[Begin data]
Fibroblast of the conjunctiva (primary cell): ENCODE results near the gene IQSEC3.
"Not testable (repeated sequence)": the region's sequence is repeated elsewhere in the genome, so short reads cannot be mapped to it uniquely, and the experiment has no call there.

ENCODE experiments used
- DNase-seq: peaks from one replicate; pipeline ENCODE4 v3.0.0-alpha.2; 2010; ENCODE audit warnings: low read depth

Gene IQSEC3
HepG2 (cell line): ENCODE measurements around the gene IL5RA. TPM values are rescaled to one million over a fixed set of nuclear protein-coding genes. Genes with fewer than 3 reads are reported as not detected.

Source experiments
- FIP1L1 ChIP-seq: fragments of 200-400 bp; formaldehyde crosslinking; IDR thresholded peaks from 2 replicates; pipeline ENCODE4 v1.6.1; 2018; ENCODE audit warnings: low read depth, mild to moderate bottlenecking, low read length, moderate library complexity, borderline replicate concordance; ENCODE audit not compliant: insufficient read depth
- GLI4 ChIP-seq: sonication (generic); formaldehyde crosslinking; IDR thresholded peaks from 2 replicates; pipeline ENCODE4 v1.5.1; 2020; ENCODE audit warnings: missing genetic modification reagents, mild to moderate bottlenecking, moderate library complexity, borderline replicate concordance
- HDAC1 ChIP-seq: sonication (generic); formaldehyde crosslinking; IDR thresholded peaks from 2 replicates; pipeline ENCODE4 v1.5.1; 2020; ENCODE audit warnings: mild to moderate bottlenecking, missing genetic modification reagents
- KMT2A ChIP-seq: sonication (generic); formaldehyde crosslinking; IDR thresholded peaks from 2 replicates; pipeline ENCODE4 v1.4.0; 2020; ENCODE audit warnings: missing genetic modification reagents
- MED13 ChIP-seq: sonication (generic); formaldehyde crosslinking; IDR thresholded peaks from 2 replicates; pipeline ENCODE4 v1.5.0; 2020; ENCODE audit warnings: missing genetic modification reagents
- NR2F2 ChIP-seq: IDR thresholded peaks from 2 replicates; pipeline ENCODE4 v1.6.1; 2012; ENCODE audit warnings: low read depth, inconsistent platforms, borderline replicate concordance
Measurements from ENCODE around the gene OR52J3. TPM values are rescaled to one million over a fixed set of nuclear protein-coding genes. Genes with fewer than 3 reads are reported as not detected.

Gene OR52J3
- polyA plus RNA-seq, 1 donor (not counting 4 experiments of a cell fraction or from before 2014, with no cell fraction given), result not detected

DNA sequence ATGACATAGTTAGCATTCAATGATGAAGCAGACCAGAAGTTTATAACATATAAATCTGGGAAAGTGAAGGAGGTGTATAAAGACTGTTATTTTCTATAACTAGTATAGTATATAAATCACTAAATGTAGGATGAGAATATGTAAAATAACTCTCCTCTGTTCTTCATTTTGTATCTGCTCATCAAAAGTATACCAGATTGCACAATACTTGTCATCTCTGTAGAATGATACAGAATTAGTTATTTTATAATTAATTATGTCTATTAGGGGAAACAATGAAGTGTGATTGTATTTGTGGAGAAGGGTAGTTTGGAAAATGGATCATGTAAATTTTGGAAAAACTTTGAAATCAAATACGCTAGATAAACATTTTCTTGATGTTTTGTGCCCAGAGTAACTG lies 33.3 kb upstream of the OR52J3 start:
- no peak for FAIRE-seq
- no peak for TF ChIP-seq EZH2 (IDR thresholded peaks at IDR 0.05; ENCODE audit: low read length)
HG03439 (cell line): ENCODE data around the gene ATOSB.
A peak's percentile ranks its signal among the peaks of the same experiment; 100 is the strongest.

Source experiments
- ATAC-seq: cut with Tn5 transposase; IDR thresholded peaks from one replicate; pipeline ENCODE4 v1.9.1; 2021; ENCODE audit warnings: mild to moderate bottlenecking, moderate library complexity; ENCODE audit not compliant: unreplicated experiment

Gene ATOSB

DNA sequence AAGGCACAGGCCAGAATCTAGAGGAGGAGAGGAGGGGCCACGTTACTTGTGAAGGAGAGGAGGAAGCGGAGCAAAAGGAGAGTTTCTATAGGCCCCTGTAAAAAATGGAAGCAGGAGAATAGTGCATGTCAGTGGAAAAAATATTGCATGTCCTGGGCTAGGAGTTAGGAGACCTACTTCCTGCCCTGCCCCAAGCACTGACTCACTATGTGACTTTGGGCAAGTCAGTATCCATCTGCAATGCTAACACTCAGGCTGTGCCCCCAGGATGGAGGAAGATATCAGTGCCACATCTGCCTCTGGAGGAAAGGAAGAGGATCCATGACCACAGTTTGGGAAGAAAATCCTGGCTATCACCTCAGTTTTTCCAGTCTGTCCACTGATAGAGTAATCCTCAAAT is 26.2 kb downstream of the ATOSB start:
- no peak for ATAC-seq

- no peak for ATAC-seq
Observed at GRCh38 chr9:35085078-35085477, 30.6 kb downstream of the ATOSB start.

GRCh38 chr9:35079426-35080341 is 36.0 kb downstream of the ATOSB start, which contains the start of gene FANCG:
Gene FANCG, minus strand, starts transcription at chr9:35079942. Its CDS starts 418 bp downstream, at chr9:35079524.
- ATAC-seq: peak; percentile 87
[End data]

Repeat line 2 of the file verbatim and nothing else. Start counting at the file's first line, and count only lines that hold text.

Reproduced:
"Not testable (repeated sequence)": the region's sequence is repeated elsewhere in the genome, so short reads cannot be mapped to it uniquely, and the experiment has no call there.